How Literature Can Change Your Life

"No doubt friendship, friendship for individuals, is a frivolous thing, and reading is a friendship. But at least it is sincere friendship, and the fact that it is directed to one who is dead, who is absent, makes it disinterested, almost moving. It is as well a friendship unencumbered with the ugliness of other kinds." Marcel Proust, On Reading, 1905. [Sans doute, l’amité, l’amité qui a êgard aux individus, est une chose frivole, et la lecture est une amité. Mais du moins c’est une amité sincere, et le fait qu’elle s’adresse à un mort, à un absent, lui donne quelque chose de désintéressé, de presque touchant.]

Born in Switzerland in 1969, Alain de Botton was educated at Cambridge University and worked afterwards as a writer in London. He married an American and now spends part of his time in Washington, D.C. He is affiliated the Graduate Philosophy Program at London University, and has published The Consolations of Philosophy (2000), a witty romp through intellectual history from Socrates to Nietzsche.

Mr. de Botton (sounds like "the button") has written three works of fiction: On Love: A Novel (1993), The Romantic Movement: Sex, Shopping, and the Novel (1994), and Kiss & Tell: A Novel (1995). Few novels have subtitles, and these subtitles alert the prospective reader that the author is also an essayist. The first takes its title and direction from Stendhal’s De l’amour, an obsessive, essayistic exploration of the author’s youthful obsession with a beautiful woman. The last takes the form of a biography of a former girlfriend, complete with photographs. All are wickedly funny. They are novels in the word’s original sense of offering something new.

As its subtitle says, How Proust Can Change Your Life (1997) is "Not a Novel." It is rather a book about the novelist Marcel Proust (1871-1922) and his great continuous novel in several volumes, A la recherche du temps perdu (1913-1927; English translation, Remembrance of Things Past, 1922-31). Many great writers, including Virginia Woolf and François Mauriac, have written brilliantly on Proust; and scholars on both sides of the Atlantic have gone through every available of his life—no easy task with a writer who spent so much time convalescing in bed. Readers feel they know him, even like him. England’s Folio Society surveyed its members and declared Proust’s the greatest novel of the twentieth century, now available in a beautiful five-volume reprint with vintage photographs of Paris (Folio, 2000). This popularity attests, not only to preciseness of Proust’s observation and the sweep of his prose, but to the truth of his axiom, quoted above: good authors make good friends.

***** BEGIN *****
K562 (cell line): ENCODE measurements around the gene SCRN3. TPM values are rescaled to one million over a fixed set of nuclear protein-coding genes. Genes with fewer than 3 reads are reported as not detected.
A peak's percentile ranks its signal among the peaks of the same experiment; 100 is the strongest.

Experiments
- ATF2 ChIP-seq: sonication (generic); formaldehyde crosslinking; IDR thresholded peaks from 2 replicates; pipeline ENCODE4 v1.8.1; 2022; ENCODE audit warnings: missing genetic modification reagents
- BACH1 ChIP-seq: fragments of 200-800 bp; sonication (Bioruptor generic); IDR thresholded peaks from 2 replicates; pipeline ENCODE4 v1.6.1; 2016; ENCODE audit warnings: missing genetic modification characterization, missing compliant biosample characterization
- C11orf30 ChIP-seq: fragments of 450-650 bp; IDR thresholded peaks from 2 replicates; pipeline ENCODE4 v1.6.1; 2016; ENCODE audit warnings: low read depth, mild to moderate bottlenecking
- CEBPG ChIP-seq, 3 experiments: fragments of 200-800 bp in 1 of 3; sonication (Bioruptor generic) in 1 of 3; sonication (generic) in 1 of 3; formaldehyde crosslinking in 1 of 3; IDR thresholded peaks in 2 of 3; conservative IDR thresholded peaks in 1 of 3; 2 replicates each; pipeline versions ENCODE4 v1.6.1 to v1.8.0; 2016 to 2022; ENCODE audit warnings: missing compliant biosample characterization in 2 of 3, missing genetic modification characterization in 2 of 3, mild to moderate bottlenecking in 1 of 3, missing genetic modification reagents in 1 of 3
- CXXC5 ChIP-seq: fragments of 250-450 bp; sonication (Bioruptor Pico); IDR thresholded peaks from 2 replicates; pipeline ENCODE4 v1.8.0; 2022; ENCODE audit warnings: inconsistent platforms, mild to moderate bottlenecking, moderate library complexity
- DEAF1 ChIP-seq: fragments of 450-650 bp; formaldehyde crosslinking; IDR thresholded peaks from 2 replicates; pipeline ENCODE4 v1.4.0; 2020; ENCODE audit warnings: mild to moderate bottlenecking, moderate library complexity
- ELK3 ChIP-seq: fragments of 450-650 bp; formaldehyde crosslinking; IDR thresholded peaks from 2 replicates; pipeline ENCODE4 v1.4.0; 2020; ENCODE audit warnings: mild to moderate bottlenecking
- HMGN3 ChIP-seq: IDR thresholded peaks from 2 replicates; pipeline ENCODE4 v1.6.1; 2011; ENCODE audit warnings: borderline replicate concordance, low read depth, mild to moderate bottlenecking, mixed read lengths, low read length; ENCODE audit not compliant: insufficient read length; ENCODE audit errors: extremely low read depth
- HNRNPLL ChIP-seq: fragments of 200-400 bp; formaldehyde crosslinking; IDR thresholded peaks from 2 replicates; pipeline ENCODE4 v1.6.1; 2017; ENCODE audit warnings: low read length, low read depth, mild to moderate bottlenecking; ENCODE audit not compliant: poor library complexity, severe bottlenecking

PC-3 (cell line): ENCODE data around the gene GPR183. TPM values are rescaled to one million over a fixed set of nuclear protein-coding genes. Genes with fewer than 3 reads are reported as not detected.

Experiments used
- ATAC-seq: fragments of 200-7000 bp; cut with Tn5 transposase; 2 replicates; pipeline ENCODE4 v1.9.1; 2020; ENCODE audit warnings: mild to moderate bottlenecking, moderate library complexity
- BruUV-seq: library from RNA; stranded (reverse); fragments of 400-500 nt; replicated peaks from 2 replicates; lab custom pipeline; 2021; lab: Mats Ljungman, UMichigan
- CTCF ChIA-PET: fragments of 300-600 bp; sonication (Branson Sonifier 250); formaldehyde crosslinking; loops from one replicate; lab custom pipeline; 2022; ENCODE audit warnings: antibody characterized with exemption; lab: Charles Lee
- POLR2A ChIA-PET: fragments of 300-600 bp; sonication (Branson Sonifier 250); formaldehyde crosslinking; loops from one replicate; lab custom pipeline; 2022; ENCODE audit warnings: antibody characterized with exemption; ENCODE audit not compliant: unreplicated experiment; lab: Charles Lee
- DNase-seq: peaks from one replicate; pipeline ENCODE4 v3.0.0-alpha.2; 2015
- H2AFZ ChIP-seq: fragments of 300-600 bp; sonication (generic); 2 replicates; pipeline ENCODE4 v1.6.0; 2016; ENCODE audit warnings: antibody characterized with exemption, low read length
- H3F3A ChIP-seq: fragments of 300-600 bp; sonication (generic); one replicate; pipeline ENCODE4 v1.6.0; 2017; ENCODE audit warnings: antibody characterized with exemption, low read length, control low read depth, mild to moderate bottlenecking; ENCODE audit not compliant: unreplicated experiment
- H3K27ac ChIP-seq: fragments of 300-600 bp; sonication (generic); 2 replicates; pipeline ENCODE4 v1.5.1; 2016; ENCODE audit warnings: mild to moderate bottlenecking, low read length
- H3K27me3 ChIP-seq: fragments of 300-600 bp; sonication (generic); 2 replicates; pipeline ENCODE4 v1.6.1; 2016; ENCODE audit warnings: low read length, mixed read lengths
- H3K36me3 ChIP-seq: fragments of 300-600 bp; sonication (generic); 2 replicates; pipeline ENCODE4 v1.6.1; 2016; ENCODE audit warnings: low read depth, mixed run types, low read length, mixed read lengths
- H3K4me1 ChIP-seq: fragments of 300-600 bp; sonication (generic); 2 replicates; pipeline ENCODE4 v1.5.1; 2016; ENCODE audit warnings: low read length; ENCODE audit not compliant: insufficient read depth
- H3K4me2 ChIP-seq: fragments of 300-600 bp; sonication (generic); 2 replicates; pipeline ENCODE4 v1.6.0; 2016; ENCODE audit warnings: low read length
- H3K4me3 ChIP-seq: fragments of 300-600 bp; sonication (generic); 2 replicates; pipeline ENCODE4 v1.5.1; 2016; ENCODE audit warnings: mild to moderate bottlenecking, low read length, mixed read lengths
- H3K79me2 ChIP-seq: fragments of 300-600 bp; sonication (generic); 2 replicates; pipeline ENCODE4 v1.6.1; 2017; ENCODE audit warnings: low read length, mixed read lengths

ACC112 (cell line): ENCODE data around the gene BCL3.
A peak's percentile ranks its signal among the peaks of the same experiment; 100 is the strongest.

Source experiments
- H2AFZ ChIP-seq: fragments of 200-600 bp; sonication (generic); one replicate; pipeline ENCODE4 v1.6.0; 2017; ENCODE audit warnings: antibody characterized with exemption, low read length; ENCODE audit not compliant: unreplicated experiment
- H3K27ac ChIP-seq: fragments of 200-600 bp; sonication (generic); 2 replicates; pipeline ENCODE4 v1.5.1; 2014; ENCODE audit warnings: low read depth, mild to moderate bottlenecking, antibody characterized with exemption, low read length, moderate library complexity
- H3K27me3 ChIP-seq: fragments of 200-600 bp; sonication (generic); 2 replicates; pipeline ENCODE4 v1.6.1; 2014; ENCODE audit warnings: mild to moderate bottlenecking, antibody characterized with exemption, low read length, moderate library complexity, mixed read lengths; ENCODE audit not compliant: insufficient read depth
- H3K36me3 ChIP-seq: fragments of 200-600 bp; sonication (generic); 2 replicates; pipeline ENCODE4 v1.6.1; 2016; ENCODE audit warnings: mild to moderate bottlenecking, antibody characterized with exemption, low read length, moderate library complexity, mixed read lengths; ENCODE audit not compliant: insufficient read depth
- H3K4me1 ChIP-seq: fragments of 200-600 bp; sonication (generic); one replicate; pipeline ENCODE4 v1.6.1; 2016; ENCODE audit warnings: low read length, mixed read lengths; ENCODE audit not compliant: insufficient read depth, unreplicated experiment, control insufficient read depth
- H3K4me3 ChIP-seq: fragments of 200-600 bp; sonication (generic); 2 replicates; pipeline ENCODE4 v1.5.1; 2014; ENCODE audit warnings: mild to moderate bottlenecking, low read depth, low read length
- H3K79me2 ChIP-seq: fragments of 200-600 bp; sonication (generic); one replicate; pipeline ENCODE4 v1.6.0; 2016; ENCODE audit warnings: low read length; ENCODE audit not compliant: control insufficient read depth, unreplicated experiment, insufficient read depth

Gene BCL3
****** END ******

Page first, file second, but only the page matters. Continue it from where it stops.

Good friends offer good advice, unobtrusively, when we most need it. Mr. de Botton had the wit to recognize that a work of literary criticism can be, not only a guide to an author, but a guide to life. He took the formula of the how-to book—e.g., Change Your Voice, Change Your Life—and suggested how Proust could be a good friend. Strangely enough, Proust had offered his observation on reading by way of introduction to the English writer John Ruskin. In a recent review, de Botton explains how reading resembles love

The book is full of ironies, many of them concerned with the mystery of creation: how a reclusive hypochondriac can touch the lives of ordinary people and help them to live life more abundantly and love the life we live.

In Dr. Kissling’s seminar, we shall listen to passages read by the British actor Samuel West and available on cassette from Audio Partners. You may remember West as the younger Mr. Wilkins in the Merchant-Ivory production of Howards End. Like de Botton, he uses the "received pronunciation" that we think of as "BBC English."

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